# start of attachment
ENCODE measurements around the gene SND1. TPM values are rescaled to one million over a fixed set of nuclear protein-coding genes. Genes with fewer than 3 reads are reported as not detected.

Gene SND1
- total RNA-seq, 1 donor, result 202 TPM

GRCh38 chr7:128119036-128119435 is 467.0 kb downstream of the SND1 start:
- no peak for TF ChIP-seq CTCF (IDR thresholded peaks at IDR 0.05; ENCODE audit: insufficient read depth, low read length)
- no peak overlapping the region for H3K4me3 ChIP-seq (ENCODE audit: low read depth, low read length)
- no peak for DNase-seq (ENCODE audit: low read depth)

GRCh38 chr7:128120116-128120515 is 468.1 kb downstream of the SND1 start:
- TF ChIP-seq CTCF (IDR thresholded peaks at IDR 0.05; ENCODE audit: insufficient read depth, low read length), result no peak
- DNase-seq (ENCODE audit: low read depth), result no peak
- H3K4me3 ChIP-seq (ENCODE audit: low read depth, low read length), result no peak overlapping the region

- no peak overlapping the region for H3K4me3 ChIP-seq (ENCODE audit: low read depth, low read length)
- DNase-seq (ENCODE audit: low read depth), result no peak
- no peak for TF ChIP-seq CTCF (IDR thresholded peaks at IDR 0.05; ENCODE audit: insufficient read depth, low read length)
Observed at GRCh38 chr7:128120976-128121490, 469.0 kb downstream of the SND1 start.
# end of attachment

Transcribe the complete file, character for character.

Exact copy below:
ENCODE measurements around the gene SND1. TPM values are rescaled to one million over a fixed set of nuclear protein-coding genes. Genes with fewer than 3 reads are reported as not detected.

Gene SND1
- total RNA-seq, 1 donor, result 202 TPM

GRCh38 chr7:128119036-128119435 is 467.0 kb downstream of the SND1 start:
- no peak for TF ChIP-seq CTCF (IDR thresholded peaks at IDR 0.05; ENCODE audit: insufficient read depth, low read length)
- no peak overlapping the region for H3K4me3 ChIP-seq (ENCODE audit: low read depth, low read length)
- no peak for DNase-seq (ENCODE audit: low read depth)

GRCh38 chr7:128120116-128120515 is 468.1 kb downstream of the SND1 start:
- TF ChIP-seq CTCF (IDR thresholded peaks at IDR 0.05; ENCODE audit: insufficient read depth, low read length), result no peak
- DNase-seq (ENCODE audit: low read depth), result no peak
- H3K4me3 ChIP-seq (ENCODE audit: low read depth, low read length), result no peak overlapping the region

- no peak overlapping the region for H3K4me3 ChIP-seq (ENCODE audit: low read depth, low read length)
- DNase-seq (ENCODE audit: low read depth), result no peak
- no peak for TF ChIP-seq CTCF (IDR thresholded peaks at IDR 0.05; ENCODE audit: insufficient read depth, low read length)
Observed at GRCh38 chr7:128120976-128121490, 469.0 kb downstream of the SND1 start.